With its third season complete, I've written a lot about Mad Men. It is a show set in the past that lets our knowledge of '60s history interpret what we see on the screen. They use that innate foreshadowing to inform our views of the greater cultural impact and import of the characters' actions. These actions are subtle. The humor, for the most part, is derived from these subtleties. Rarely are we hit over the head with anything on the show. You have to do some thinking to derive the characters' motivations, their possible next steps. It is an intellectual show requiring an awareness of the cultural drivers and an open mind to deal with the complexities of each of is characters.
Now, take everything I wrote in the previous paragraph and make it exactly opposite. I give you Kickin' It Old Skool. It's a movie about a breakdancing teen from 1986 who, upon missing a crucial move, goes into a coma for the next twenty years and wakes up to find himself played by Jamie Kennedy and in a new world of DVRs and iPods. Except all of his friends and enemies from 1986 are still in the same town. And all of them are still into breakdancing. So, when a breakdancing competition (like the one you might come across on MTV, hosted by Mario Lopez) promises a $100,000 prize, Kennedy gets his friends together to make a go and get the girl. In the meantime, they make as many blatant '80s references as they can. Smurfs, Karate Kid, He-Man, and so on and so on. I Love The '80s didn't have as many lame references thrown into as short a time period. And that time period? At 102 minutes, Kickin' It Old Skool is excruciatingly long. I kept checking to see how far along the movie was. At an hour, I started counting down the minutes. At an hour and twenty, I flat out fell asleep and ended up having to go back to see what I had missed. Lucky me. I missed the second pee joke, but thankfully I caught up with it.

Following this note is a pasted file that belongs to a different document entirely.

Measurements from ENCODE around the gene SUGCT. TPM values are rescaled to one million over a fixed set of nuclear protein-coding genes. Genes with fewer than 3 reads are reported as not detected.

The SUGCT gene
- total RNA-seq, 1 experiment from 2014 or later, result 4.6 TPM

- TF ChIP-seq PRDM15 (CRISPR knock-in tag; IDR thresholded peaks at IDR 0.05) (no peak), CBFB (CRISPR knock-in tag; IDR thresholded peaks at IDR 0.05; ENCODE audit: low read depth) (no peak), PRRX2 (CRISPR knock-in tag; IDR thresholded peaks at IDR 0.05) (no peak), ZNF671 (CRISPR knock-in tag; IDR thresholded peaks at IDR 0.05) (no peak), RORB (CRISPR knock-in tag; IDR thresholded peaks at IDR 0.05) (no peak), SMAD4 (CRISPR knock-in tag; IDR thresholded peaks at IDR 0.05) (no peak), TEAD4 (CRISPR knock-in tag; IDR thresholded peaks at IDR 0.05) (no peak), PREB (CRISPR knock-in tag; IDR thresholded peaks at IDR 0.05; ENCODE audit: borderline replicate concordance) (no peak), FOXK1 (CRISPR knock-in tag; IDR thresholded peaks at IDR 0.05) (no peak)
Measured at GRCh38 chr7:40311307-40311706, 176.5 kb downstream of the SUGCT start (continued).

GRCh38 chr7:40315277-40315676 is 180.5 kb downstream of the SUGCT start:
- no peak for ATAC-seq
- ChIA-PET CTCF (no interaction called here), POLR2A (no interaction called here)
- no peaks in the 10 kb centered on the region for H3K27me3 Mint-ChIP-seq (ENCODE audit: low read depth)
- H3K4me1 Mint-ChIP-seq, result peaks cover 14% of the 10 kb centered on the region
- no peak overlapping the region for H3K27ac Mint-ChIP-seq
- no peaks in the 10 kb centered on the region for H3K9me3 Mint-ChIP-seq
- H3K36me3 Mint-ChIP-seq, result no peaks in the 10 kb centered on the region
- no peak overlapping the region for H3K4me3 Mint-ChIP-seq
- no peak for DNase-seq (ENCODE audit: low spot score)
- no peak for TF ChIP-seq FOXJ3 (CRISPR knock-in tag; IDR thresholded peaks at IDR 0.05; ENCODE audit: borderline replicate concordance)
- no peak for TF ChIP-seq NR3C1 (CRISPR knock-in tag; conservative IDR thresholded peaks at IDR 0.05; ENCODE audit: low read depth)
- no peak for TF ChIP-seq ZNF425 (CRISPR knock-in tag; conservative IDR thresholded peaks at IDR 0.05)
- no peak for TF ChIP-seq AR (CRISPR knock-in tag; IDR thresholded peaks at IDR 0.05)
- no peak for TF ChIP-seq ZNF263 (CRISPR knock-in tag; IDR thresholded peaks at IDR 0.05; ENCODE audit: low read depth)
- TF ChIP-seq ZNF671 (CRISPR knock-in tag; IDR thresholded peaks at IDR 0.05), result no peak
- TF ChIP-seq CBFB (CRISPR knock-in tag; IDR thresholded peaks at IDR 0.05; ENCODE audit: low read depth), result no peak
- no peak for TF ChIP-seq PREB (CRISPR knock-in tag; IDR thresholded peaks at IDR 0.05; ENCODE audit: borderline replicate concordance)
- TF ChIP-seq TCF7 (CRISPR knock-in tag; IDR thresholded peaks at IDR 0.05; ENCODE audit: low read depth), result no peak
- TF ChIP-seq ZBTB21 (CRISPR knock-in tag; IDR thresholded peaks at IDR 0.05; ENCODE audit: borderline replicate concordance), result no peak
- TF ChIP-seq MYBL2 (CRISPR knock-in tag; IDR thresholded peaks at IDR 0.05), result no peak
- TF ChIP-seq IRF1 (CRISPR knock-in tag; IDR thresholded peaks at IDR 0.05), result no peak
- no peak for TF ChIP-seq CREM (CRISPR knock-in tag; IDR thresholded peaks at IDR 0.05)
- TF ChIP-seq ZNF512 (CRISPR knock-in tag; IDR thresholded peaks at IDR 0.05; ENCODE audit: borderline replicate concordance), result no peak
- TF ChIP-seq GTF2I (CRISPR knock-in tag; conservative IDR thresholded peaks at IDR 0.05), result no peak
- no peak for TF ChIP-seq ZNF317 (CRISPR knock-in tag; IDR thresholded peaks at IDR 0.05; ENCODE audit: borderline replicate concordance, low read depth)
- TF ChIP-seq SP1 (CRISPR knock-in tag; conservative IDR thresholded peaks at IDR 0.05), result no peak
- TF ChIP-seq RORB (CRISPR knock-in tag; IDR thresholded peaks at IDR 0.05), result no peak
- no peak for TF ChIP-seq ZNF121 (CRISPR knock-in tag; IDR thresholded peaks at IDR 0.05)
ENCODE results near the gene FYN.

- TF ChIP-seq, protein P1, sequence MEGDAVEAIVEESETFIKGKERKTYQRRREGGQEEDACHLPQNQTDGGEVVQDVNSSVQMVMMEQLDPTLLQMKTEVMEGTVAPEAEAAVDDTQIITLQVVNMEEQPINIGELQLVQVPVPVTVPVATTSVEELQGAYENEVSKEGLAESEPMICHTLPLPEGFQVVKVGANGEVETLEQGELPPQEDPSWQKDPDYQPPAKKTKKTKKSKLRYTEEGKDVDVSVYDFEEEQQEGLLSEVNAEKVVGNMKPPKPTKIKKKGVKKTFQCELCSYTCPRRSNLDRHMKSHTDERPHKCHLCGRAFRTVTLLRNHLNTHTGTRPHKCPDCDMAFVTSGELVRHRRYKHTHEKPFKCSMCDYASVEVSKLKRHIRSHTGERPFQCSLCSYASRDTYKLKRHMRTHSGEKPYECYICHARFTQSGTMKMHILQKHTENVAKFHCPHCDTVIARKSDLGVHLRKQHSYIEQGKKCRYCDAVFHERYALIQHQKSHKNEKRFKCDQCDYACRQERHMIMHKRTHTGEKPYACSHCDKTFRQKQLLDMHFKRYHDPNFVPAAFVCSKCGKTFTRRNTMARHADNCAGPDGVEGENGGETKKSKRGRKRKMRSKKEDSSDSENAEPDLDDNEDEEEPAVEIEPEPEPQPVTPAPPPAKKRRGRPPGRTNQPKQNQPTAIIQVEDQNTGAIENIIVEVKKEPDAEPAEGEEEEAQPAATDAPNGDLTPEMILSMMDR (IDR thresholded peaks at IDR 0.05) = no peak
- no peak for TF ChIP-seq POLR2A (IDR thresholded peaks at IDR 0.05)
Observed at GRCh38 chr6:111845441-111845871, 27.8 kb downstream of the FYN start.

I may have missed the boat last week with my wholly negative review of Corky Romano. To be fair, there was one line in that movie that made me give one chuckle -- a part where Vincent Pastore (Big Pussy from The Sopranos) shakes down a kid for money. On the other hand, I stared at Kickin' It Old Skool with horror the whole time. My brain is actually sitting on the keyboard in front of me because it shriveled to the size of a raisin and fell out of my nostril. I don't know if Kickin' It Old Skool is the worst movie I've ever seen, but it sure is the stupidest. It is stupid to the max.